Secretary of State’s powers to give financial assistance

Part of Agriculture Bill – in a Public Bill Committee at 4:15 pm on 30th October 2018.

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Photo of Ben Lake Ben Lake Plaid Cymru, Ceredigion 4:15 pm, 30th October 2018

I will keep my remarks brief, but I must speak against amendment 90, tabled by the hon. Member for Ludlow. I appreciate that it is not dissimilar to his amendment 89 to clause 1, but it relates instead to schedule 3, which outlines the powers that I understand were requested by the Welsh Government. Those powers should not be amended or in any way interfered with by the Committee, or indeed by this House.

I oppose amendment 90 on a point of principle because it should be for Welsh Ministers to formulate proposals for Welsh agricultural policy and for the Welsh Assembly to give or reject its consent. As the hon. Member for Brecon and Radnorshire will know, my colleagues in the Welsh Assembly are vociferous in expressing reservations about some of the Welsh Government’s proposals for agriculture policy. However, it is unacceptable for the Committee to consider any amendment that would omit the requested provisions in schedule 3 or interfere with their operation in any way.

I will not return to the argument that we had this morning about the distinction between “must” and “may”. I will say only that I am not entirely sure what purpose the amendment serves in stating that assistance “may only be given” to certain persons, other than restricting the Welsh Government’s ability to pursue and operate their own policy preferences. I am not sure how that would do anything to enhance the powers currently set out in schedule 3, which states that the Welsh Government “may give financial assistance” for a broad range of purposes.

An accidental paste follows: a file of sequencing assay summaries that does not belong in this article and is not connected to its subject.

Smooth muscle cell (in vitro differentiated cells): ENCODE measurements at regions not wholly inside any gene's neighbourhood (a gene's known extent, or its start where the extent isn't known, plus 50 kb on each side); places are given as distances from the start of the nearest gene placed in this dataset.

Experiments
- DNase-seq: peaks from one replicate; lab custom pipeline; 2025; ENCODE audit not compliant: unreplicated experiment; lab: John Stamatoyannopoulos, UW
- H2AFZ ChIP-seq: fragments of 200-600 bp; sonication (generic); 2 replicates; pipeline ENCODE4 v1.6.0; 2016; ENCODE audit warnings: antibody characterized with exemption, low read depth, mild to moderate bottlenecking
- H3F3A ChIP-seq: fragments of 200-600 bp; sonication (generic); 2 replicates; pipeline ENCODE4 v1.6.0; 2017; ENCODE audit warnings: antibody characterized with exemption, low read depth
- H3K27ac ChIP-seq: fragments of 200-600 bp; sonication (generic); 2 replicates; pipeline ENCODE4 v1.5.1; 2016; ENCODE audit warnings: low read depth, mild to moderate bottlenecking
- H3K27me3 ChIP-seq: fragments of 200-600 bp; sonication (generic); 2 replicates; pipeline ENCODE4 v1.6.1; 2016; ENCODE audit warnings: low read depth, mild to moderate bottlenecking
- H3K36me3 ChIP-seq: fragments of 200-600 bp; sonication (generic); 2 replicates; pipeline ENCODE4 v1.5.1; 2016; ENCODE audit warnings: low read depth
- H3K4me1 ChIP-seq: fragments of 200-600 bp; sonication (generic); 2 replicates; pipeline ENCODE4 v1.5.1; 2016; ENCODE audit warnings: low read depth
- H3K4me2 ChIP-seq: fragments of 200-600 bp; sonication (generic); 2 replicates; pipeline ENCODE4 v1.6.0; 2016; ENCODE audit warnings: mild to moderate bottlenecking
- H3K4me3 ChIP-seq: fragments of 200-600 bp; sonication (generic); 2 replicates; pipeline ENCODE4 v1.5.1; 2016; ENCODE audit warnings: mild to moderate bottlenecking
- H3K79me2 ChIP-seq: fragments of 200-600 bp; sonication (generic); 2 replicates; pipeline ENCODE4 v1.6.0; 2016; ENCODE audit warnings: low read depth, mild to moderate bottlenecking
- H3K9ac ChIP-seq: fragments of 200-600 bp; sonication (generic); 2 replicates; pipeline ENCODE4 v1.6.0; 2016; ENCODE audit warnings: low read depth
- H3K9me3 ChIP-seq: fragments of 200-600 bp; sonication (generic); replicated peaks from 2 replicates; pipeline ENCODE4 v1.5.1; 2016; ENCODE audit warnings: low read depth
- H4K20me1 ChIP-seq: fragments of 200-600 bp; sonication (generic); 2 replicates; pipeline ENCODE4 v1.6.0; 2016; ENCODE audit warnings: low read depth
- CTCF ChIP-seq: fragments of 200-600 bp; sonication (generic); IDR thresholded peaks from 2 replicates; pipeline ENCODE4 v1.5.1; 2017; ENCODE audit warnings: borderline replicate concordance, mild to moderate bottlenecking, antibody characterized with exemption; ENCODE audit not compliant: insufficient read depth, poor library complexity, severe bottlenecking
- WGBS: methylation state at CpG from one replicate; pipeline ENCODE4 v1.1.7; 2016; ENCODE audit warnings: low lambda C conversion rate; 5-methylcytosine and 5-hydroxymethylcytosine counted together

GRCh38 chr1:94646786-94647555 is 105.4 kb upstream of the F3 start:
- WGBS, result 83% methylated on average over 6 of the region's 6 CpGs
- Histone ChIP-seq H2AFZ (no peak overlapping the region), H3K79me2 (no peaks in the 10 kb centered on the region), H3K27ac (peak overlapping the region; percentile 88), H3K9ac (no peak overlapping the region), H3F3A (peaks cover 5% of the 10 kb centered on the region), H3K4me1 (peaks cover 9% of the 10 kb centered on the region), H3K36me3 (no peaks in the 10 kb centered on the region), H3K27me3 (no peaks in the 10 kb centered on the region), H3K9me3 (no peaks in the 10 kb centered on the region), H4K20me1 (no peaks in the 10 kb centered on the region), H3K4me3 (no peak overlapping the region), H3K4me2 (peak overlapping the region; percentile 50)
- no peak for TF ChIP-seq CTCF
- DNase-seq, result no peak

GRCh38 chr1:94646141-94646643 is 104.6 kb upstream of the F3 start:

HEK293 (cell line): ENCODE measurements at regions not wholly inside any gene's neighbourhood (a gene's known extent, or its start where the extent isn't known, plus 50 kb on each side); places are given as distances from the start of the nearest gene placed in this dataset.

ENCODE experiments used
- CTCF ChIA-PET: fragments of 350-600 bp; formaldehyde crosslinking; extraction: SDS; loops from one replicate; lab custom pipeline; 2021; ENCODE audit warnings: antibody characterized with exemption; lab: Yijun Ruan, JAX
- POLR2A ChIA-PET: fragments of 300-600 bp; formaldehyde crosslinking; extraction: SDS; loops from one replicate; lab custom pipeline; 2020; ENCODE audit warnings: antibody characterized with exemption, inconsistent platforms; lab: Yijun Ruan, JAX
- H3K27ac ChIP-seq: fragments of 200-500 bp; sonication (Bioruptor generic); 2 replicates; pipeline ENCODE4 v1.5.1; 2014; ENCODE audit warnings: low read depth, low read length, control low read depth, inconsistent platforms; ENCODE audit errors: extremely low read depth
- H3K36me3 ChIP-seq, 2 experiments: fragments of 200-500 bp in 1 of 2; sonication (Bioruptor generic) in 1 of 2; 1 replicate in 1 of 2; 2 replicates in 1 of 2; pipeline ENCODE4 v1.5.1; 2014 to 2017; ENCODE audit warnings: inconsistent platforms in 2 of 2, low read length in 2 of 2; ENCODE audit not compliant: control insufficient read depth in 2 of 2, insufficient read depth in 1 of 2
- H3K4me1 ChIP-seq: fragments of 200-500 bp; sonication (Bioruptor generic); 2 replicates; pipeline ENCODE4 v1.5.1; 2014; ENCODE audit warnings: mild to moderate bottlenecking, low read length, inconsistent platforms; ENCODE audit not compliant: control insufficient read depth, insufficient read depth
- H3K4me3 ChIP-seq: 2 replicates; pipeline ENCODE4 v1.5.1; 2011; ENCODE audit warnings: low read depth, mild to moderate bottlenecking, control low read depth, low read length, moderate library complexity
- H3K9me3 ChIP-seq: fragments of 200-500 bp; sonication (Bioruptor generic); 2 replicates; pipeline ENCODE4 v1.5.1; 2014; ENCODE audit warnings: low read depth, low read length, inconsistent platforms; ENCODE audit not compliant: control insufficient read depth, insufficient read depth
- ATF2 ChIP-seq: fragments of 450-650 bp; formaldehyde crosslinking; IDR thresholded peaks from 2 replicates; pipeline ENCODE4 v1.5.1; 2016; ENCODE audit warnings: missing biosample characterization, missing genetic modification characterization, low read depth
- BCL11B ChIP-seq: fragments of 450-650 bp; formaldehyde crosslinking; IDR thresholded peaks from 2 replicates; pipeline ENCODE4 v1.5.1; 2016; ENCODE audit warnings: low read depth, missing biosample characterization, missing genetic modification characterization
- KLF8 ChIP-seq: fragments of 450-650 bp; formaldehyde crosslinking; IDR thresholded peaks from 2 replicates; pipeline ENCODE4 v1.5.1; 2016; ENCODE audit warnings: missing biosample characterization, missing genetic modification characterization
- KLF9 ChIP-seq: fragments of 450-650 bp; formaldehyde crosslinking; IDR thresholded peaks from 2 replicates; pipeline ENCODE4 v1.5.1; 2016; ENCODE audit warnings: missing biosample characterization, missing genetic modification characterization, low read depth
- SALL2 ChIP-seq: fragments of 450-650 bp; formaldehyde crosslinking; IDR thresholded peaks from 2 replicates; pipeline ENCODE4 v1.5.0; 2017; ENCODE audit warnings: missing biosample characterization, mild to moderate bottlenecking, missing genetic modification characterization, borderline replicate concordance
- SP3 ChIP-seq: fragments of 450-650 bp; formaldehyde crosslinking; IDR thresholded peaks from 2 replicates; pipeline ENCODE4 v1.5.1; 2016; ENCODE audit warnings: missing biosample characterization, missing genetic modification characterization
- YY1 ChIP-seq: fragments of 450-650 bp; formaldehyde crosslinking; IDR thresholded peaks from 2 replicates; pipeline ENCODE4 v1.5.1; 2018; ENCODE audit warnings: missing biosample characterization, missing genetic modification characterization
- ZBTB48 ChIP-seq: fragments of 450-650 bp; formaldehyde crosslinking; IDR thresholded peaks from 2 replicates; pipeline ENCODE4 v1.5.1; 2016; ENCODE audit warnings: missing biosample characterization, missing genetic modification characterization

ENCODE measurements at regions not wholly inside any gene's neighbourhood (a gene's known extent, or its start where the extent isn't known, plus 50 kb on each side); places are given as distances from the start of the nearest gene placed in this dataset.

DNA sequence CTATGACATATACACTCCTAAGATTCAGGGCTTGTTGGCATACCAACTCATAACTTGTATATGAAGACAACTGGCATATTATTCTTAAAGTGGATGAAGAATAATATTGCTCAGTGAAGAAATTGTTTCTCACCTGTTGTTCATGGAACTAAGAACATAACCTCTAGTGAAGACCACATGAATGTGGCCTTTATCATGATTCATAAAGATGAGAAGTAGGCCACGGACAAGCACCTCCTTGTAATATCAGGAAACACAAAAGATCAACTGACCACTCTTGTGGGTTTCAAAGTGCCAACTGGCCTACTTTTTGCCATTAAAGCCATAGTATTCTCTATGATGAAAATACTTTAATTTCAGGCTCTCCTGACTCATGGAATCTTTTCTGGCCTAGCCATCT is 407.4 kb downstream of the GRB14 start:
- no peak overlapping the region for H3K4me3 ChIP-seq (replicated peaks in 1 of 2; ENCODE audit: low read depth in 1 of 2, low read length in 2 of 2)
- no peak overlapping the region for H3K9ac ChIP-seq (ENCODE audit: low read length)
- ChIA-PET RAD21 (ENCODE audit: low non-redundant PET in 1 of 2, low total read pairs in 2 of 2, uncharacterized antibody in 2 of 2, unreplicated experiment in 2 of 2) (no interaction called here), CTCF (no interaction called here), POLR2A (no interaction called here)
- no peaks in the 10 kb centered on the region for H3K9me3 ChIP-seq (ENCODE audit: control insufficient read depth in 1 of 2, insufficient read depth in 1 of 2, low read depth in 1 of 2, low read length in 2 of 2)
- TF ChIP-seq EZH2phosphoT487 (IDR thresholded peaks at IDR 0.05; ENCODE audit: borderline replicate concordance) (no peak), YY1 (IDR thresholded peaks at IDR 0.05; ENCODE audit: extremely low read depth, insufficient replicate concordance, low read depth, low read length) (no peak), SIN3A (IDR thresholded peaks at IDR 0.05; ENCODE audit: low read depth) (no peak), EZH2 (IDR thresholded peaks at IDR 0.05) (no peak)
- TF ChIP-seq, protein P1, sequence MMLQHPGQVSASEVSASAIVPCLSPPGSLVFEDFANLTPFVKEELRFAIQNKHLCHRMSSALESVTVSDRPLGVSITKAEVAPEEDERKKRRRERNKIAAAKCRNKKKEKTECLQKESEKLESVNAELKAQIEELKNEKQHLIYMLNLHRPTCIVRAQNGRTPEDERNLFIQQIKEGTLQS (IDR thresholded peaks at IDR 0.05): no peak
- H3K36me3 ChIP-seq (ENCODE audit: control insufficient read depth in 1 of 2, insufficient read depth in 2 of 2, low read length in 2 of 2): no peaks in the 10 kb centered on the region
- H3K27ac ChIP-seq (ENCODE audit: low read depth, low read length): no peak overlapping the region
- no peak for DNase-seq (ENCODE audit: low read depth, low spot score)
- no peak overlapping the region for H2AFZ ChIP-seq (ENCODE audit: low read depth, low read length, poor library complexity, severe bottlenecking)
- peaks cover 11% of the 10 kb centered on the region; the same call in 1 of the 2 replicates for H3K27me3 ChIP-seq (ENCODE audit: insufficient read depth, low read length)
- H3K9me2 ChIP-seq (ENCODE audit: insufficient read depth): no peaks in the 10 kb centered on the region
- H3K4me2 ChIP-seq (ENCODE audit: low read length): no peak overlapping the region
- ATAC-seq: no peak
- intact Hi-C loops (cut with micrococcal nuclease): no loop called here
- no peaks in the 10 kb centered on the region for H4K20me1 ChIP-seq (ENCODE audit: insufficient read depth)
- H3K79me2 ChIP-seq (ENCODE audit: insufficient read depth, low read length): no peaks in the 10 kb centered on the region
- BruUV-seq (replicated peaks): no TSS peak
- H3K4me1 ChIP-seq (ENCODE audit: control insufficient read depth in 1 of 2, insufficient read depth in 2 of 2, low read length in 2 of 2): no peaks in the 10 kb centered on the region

I recognise that amendment 90 is probing, and I appreciate the opportunity it presents to think again about UK-wide common frameworks, as the hon. Member for Gordon said. The agricultural industry is inevitably closely intertwined across the United Kingdom. The circumstances by which we remove ourselves from the European Union’s CAP make us go back to the drawing board on how this common UK market will operate. I have raised this matter on previous occasions and I make no apology for being quite a broken record in that regard. Where common frameworks are concerned, they need to be drawn up, agreed to and implemented upon the agreement of the three devolved Administrations and the UK Government. In that regard, I am not inherently averse to the alignment of agricultural policy across the United Kingdom—far from it. I am making a point of principle that it is for the Welsh Government, in conjunction with the UK Government and the other devolved Administrations, to decide on that alignment, and not for this Committee or, indeed, this place to act unilaterally.

I attempted to spell that out in new clause 11, which I acknowledge will not be debated, but I am sure that we will have further opportunities to discuss the need for common frameworks, and I know that Members on both sides of the divide are concerned about them. Just for the record, unless amendment 90 was something that was requested in any way by the Welsh Government, I am struggling to see how, as it stands, it enhances the powers of schedule 3 and why it would be in any way necessary for the schedule’s effective function.